• Box Office. Unreleased except for film festivals and one commercial theater in Wisconsin. Total gross: $2,216.


The meaning of the IMDb score: 7.5 usually indicates a level of excellence equivalent to about three and a half stars from the critics. 6.0 usually indicates lukewarm watchability, comparable to approximately two and a half stars from the critics. The fives are generally not worthwhile unless they are really your kind of material, equivalent to about a two star rating from the critics, or a C- from our system. Films rated below five are generally awful even if you like that kind of film - this score is roughly equivalent to one and a half stars from the critics or a D on our scale. (Possibly even less, depending on just how far below five the rating is.

Our own guideline:

  • A means the movie is so good it will appeal to you even if you hate the genre.
  • B means the movie is not good enough to win you over if you hate the genre, but is good enough to do so if you have an open mind about this type of film. Any film rated B- or better is recommended for just about anyone. In order to rate at least a B-, a film should be both a critical and commercial success. Exceptions: (1) We will occasionally rate a film B- with good popular acceptance and bad reviews, if we believe the critics have severely underrated a film. (2) We may also assign a B- or better to a well-reviewed film which did not do well at the box office if we feel that the fault lay in the marketing of the film, and that the film might have been a hit if people had known about it. (Like, for example, The Waterdance.)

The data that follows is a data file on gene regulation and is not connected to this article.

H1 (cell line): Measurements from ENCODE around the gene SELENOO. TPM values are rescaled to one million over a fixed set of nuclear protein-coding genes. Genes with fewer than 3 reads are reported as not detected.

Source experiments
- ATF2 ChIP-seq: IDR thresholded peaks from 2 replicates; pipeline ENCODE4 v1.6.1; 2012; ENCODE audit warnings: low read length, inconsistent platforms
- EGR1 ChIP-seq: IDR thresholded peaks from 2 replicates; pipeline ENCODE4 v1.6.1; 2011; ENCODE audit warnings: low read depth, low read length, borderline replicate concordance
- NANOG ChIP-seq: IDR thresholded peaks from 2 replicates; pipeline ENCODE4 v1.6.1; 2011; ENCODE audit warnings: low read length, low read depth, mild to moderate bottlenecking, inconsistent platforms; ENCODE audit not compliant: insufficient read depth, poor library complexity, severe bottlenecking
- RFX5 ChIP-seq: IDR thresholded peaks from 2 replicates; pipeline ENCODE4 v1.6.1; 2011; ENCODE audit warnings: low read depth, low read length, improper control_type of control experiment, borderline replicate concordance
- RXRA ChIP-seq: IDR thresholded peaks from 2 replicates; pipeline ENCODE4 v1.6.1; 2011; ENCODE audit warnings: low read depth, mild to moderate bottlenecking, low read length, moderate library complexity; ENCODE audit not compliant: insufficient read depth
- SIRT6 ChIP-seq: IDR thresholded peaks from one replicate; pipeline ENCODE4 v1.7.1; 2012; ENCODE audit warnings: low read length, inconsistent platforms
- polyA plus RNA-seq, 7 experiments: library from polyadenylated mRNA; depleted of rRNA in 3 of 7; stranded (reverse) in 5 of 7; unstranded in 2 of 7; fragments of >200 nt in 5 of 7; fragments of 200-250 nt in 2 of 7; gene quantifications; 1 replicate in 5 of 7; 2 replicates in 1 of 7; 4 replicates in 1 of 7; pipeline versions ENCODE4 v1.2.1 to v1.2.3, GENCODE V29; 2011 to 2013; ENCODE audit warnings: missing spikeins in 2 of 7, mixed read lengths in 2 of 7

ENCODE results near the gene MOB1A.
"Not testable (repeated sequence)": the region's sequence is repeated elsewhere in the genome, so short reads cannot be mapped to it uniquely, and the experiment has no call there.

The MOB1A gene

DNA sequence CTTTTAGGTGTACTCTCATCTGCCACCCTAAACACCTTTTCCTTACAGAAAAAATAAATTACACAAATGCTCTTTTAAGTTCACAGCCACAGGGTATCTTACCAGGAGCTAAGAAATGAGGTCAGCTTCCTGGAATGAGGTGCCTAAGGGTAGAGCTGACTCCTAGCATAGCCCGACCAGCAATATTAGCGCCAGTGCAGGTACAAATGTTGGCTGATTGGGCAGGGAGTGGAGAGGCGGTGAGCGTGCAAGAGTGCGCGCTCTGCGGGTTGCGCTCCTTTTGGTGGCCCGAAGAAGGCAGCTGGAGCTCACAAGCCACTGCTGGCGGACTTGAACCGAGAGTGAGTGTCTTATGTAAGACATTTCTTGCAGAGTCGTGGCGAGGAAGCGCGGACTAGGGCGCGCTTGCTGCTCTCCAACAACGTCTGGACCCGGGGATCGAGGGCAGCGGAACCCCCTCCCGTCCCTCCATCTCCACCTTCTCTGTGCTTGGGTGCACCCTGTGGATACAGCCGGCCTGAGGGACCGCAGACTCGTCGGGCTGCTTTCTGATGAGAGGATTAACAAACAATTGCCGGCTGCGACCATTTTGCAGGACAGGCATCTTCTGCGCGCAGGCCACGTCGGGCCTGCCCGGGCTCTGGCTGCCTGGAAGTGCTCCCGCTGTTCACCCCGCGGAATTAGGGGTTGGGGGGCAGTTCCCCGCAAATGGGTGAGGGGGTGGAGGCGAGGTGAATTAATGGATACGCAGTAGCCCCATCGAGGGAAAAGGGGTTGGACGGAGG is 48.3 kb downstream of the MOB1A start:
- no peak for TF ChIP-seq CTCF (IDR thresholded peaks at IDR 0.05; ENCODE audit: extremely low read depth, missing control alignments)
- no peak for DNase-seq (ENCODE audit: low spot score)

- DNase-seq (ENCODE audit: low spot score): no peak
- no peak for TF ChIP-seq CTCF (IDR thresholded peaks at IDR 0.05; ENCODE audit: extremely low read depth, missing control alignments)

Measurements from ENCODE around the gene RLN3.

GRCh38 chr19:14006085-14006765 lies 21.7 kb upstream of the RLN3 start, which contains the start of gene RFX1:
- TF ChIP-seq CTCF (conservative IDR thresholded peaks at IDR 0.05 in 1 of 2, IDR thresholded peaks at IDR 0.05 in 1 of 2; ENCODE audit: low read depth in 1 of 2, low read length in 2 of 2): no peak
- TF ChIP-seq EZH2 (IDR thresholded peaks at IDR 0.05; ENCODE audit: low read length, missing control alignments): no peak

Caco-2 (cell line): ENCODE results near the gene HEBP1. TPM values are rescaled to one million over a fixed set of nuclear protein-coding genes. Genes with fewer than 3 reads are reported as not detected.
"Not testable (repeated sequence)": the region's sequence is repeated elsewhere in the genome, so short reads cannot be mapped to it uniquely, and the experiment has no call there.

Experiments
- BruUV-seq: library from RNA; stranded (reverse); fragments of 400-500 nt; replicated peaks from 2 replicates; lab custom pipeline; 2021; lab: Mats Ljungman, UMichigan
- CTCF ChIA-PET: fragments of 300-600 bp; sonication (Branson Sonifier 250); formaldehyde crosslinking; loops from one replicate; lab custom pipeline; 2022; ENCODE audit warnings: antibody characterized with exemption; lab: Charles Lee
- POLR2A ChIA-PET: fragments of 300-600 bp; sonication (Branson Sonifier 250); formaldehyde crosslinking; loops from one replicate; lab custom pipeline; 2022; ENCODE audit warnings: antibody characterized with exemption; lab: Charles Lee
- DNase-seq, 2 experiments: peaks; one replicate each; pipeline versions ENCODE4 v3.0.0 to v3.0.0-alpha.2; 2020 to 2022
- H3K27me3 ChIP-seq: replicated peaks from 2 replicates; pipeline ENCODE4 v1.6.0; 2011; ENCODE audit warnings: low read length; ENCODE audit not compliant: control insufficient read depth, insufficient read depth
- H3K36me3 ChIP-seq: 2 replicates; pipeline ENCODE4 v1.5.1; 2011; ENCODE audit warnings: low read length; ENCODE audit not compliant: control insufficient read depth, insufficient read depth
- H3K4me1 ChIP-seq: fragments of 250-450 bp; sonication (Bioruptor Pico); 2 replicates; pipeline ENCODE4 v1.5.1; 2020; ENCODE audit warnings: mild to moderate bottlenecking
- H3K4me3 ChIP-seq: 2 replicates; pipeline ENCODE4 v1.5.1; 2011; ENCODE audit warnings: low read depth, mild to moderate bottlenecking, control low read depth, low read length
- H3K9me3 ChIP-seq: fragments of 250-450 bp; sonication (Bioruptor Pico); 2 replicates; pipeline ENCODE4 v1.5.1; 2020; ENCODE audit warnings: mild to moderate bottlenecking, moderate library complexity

• C+ means it has no crossover appeal, but will be considered excellent by people who enjoy this kind of movie. If this is your kind of movie, a C+ and an A are indistinguishable to you.
  • C means it is competent, but uninspired genre fare. People who like this kind of movie will think it satisfactory. Others probably will not.
  • C- indicates that it we found it to be a poor movie, but genre addicts find it watchable. Any film rated C- or better is recommended for fans of that type of film, but films with this rating should be approached with caution by mainstream audiences, who may find them incompetent or repulsive or both. If this is NOT your kind of movie, a C- and an E are indistinguishable to you.
  • D means you'll hate it even if you like the genre. We don't score films below C- that often, because we like movies and we think that most of them have at least a solid niche audience. Now that you know that, you should have serious reservations about any movie below C-. Films rated below C- generally have both bad reviews and poor popular acceptance.
  • E means that you'll hate it even if you love the genre.
  • F means that the film is not only unappealing across-the-board, but technically inept as well.
  • G means that the film is not only unappealing across-the-board, and technically inept, but also features Jeff Fahey.

Based on this description, this film is an H. The worst comedy since Adam Sandler's Going Overboard (which may be the worst ever). The worst romantic comedy I've ever seen. And it looks and sounds like a Cable Access show. Normally our ratings can't go below G, but in this case the film defied the laws of the universe in that it actually would have been better with Jeff Fahey in it, so it has to be below G.